US aircraft carrier Carl Vinson is making a historic call at Vietnam, the first time a ship of this size has visited since the Vietnam War ended.
The nuclear-powered carrier will anchor off the port city of Danang, where US combat troops first landed in the war, making this a highly symbolic location.
The visit is meant to demonstrate the countries’ growing military ties.
But analysts say it inevitably sends a message to China as it continues to develop the disputed South China Sea.
The BBC’s Jonathan Head, who is in Danang, says that while co-operation between the US and Vietnam’s military has grown it is still limited, and Vietnam has to manage the messaging of this visit carefully.
China is now the de facto superpower in this region, and by far the most important trading partner for Vietnam.
So Vietnam’s communist leadership is taking care to avoid any steps that might upset relations with its giant neighbour, our correspondent says.
China claims almost all of the South China Sea, including reefs and islands also claimed by other nations. Vietnam specifically exercises claims over the Paracel and Spratly islands.
The US has always said it does not take sides in the South China Sea dispute, but the US Navy has consistently run so-called “freedom of navigation” operations through disputed waters, a clear challenge to China’s territorial ambitions.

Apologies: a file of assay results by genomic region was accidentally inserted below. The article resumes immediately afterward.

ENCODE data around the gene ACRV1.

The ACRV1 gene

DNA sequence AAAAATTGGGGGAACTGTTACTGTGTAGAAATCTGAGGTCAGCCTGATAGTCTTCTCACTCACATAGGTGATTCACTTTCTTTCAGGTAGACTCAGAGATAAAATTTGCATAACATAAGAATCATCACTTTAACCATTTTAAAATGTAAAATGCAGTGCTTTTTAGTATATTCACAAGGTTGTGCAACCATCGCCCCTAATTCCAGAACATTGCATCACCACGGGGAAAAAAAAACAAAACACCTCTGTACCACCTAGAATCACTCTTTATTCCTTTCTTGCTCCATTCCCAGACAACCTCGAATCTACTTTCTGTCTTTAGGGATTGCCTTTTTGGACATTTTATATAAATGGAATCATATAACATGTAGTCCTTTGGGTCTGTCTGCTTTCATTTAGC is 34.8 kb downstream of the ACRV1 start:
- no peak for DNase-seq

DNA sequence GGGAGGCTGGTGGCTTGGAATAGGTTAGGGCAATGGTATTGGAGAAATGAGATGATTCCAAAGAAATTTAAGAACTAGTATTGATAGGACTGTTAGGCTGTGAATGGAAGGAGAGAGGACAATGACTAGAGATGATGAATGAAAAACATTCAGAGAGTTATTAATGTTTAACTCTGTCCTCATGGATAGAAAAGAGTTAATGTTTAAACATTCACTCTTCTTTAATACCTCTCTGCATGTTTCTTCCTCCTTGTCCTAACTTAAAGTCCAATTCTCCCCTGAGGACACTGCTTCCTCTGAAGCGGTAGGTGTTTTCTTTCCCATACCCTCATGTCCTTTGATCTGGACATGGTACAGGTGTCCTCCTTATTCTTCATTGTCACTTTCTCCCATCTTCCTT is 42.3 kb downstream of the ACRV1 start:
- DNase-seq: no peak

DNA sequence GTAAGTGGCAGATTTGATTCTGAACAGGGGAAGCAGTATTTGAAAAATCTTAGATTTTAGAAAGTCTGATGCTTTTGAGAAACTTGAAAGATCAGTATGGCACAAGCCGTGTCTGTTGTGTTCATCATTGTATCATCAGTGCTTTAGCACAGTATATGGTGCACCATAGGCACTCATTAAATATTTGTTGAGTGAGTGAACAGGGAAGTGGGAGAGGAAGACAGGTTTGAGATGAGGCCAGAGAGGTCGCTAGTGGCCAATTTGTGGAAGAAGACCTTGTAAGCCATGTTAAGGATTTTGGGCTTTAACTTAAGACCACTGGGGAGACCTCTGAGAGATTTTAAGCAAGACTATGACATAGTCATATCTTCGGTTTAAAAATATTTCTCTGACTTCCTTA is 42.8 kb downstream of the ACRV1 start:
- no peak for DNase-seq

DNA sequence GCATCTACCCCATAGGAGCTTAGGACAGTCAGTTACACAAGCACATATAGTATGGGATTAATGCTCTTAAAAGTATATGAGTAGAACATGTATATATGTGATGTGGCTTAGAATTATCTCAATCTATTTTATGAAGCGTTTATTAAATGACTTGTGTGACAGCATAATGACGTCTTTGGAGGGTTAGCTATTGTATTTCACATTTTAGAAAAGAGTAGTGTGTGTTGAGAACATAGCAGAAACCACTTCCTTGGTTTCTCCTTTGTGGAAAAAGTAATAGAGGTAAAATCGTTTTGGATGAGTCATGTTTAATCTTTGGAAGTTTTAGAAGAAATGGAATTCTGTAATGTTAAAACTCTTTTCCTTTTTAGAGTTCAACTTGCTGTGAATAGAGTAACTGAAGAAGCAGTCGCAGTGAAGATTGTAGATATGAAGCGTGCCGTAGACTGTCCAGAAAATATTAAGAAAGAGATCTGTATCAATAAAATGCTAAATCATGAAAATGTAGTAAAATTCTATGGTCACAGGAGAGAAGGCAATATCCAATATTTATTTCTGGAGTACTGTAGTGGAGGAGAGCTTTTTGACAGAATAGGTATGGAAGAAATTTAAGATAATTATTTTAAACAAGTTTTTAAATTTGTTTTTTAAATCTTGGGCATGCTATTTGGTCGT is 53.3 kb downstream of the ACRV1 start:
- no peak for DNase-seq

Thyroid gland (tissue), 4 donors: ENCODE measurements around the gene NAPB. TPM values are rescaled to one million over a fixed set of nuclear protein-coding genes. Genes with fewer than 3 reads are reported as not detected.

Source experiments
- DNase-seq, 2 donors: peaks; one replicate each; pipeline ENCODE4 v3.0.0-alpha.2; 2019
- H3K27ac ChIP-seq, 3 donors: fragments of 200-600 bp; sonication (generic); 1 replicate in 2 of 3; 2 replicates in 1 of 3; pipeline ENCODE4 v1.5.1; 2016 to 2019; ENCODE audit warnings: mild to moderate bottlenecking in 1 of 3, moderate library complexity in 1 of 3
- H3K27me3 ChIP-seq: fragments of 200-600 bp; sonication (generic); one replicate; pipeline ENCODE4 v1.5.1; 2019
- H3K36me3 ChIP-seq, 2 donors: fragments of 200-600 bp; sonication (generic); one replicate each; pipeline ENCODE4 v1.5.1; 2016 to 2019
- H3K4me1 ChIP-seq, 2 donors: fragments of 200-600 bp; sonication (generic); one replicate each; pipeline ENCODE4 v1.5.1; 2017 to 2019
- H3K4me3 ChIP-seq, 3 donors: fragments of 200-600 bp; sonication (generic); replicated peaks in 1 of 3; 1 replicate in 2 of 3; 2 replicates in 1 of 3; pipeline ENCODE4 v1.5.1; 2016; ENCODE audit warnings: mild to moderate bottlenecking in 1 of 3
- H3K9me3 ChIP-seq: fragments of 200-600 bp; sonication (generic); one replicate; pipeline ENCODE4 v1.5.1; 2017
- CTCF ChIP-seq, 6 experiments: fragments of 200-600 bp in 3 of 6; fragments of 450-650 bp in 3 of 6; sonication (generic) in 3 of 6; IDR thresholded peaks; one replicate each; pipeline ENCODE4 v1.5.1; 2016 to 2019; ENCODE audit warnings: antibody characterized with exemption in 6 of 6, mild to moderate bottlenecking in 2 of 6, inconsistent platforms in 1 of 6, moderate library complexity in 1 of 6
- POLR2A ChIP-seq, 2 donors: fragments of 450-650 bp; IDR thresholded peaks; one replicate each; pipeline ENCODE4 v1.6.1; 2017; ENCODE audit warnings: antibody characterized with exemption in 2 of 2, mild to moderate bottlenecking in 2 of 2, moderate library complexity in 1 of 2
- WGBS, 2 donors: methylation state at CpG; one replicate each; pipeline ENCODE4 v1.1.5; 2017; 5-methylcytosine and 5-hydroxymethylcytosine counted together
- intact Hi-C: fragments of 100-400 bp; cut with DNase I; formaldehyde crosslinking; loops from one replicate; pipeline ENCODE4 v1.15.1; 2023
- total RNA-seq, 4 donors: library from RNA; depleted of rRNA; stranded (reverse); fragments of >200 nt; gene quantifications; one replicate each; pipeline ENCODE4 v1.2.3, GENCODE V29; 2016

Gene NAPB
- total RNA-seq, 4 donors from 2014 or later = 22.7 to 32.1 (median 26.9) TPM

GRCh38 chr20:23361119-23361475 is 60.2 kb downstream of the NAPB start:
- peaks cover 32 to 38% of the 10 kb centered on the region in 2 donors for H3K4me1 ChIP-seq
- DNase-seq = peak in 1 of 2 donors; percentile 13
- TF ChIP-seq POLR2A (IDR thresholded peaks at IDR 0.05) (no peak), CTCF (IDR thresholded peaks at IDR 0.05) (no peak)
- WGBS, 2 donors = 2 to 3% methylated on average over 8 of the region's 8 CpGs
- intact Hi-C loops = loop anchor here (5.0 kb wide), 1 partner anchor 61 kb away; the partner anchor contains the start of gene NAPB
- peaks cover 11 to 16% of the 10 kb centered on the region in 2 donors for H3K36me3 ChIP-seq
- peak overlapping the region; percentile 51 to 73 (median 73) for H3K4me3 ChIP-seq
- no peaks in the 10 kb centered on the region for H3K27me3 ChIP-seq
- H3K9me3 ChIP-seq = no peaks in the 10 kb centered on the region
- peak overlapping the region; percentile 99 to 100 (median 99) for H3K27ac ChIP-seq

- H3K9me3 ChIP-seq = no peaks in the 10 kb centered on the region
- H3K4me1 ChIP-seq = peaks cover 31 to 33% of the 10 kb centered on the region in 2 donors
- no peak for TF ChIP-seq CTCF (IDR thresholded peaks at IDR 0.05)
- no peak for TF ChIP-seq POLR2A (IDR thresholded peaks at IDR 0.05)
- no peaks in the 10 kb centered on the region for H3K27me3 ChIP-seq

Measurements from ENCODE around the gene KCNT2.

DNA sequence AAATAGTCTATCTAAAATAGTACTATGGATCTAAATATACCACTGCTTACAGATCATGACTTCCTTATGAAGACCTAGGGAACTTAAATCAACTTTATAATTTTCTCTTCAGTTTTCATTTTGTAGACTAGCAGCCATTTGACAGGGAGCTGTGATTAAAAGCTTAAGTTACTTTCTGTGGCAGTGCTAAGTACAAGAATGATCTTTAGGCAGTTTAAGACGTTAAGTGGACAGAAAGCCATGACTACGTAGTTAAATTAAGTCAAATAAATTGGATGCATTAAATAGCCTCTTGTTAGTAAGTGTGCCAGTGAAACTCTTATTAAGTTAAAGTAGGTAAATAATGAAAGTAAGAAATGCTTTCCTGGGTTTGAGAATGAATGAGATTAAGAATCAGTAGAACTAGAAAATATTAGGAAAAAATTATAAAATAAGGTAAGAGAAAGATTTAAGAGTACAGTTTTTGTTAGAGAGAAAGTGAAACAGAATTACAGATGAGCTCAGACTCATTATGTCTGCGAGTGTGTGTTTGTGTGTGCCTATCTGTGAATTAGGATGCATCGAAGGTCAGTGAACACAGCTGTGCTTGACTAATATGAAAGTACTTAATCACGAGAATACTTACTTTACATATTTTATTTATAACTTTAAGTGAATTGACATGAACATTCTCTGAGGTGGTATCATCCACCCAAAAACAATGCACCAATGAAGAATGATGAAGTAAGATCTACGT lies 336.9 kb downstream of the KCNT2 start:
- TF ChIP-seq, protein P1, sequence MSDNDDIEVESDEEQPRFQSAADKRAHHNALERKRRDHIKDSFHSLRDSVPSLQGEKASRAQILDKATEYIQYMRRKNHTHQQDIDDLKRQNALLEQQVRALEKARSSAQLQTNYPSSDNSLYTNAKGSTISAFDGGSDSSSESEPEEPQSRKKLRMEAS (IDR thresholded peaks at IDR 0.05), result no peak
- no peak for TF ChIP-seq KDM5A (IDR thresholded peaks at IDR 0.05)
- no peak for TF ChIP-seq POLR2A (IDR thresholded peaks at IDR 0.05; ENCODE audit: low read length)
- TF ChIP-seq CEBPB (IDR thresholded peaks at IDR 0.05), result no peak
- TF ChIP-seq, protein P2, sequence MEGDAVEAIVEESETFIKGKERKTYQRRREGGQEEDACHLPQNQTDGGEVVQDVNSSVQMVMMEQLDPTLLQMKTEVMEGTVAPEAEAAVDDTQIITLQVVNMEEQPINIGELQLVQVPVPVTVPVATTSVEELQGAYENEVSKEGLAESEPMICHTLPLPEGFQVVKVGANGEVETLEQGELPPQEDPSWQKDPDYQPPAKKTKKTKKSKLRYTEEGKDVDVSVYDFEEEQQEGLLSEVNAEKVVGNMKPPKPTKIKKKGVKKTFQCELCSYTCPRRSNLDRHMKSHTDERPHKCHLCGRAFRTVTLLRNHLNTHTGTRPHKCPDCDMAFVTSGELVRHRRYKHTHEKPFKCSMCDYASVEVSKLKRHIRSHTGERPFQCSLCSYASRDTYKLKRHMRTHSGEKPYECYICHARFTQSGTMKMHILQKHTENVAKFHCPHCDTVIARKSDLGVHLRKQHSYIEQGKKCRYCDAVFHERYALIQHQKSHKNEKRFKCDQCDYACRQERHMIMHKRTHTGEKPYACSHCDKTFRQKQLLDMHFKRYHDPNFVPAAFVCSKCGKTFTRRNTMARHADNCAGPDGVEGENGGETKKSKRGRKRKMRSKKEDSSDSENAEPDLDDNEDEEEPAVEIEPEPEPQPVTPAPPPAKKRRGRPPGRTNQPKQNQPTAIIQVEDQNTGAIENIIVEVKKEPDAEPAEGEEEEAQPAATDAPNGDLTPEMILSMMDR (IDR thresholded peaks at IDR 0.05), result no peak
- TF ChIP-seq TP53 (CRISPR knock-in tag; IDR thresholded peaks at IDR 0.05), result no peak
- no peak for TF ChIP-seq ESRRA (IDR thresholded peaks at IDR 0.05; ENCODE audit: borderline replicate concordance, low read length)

The USS Carl Vinson has made many journeys to the wider region in its decades of service and was last in the sea just days ago.
Danang was a major US military base during the Vietnam War. The docking of the vast vessel, which can support up to 90 aircraft, will represent the largest US military presence in Vietnam since the end of many years of bitter conflict and after the country was unified in 1975.
The Vietnam War – which Vietnam calls the American War – was protracted and bloody. The Vietnamese government estimates that millions of Vietnamese, both civilian and Communist fighters, were killed. Just over 58,000 American soldiers were killed or went missing in action.